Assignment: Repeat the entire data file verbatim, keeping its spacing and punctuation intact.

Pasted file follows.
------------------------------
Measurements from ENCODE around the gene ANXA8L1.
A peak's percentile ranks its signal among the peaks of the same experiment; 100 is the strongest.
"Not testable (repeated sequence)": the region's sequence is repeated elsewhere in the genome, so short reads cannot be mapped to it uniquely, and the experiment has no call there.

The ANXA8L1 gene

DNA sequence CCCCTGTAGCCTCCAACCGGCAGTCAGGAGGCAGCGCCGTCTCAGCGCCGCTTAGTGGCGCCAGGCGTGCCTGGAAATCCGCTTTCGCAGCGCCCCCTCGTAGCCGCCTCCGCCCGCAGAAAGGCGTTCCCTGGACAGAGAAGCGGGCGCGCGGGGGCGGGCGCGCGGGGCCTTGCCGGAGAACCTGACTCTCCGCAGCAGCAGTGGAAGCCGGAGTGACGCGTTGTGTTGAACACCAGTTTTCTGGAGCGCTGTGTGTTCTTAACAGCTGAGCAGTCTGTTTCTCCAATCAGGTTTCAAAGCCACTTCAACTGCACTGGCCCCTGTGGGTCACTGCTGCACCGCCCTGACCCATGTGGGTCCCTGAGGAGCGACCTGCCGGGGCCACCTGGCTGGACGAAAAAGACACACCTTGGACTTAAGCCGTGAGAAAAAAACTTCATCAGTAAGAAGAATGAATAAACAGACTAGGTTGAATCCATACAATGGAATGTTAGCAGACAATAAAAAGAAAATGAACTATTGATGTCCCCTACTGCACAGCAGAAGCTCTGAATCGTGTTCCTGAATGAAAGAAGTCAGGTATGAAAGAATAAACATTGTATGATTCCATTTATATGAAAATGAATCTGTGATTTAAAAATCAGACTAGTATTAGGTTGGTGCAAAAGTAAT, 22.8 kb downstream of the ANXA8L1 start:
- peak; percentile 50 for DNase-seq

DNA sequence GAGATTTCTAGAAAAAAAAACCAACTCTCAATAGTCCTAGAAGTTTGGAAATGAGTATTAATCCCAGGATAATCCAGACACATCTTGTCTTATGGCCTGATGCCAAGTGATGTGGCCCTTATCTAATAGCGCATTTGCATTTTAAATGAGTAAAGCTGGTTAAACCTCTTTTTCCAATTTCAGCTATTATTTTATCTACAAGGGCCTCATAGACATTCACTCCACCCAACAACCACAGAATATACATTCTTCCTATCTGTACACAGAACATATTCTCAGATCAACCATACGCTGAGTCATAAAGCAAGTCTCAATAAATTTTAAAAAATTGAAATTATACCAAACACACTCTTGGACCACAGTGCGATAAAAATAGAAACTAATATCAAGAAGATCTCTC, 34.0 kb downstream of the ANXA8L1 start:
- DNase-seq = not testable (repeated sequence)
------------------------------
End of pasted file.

Measurements from ENCODE around the gene ANXA8L1.
A peak's percentile ranks its signal among the peaks of the same experiment; 100 is the strongest.
"Not testable (repeated sequence)": the region's sequence is repeated elsewhere in the genome, so short reads cannot be mapped to it uniquely, and the experiment has no call there.

The ANXA8L1 gene

DNA sequence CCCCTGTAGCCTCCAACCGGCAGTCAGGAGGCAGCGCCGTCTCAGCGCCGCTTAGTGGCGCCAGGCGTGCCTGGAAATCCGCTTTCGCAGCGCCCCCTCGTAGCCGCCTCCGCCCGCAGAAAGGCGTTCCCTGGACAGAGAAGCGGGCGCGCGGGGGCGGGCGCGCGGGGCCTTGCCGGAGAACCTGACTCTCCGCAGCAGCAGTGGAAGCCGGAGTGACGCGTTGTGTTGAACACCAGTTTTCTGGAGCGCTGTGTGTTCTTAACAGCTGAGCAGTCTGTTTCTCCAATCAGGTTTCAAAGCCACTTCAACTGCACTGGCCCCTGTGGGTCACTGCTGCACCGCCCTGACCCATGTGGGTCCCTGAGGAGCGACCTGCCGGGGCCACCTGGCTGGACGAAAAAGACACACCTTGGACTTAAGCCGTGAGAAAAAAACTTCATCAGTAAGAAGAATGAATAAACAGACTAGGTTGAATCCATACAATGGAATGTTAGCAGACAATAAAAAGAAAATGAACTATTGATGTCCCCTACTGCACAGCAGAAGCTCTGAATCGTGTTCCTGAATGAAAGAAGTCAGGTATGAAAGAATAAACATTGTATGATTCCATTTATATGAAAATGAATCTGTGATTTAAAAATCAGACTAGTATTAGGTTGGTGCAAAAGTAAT, 22.8 kb downstream of the ANXA8L1 start:
- peak; percentile 50 for DNase-seq

DNA sequence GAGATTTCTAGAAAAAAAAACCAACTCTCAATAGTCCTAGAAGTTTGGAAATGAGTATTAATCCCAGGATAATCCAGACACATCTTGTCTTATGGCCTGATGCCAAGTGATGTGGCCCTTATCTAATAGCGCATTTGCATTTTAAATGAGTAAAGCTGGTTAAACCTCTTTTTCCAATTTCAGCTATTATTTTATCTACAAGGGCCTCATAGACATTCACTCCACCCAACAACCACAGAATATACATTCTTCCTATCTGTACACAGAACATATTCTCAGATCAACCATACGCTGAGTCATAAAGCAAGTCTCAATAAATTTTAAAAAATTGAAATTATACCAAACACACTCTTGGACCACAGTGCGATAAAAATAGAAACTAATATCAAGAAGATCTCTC, 34.0 kb downstream of the ANXA8L1 start:
- DNase-seq = not testable (repeated sequence)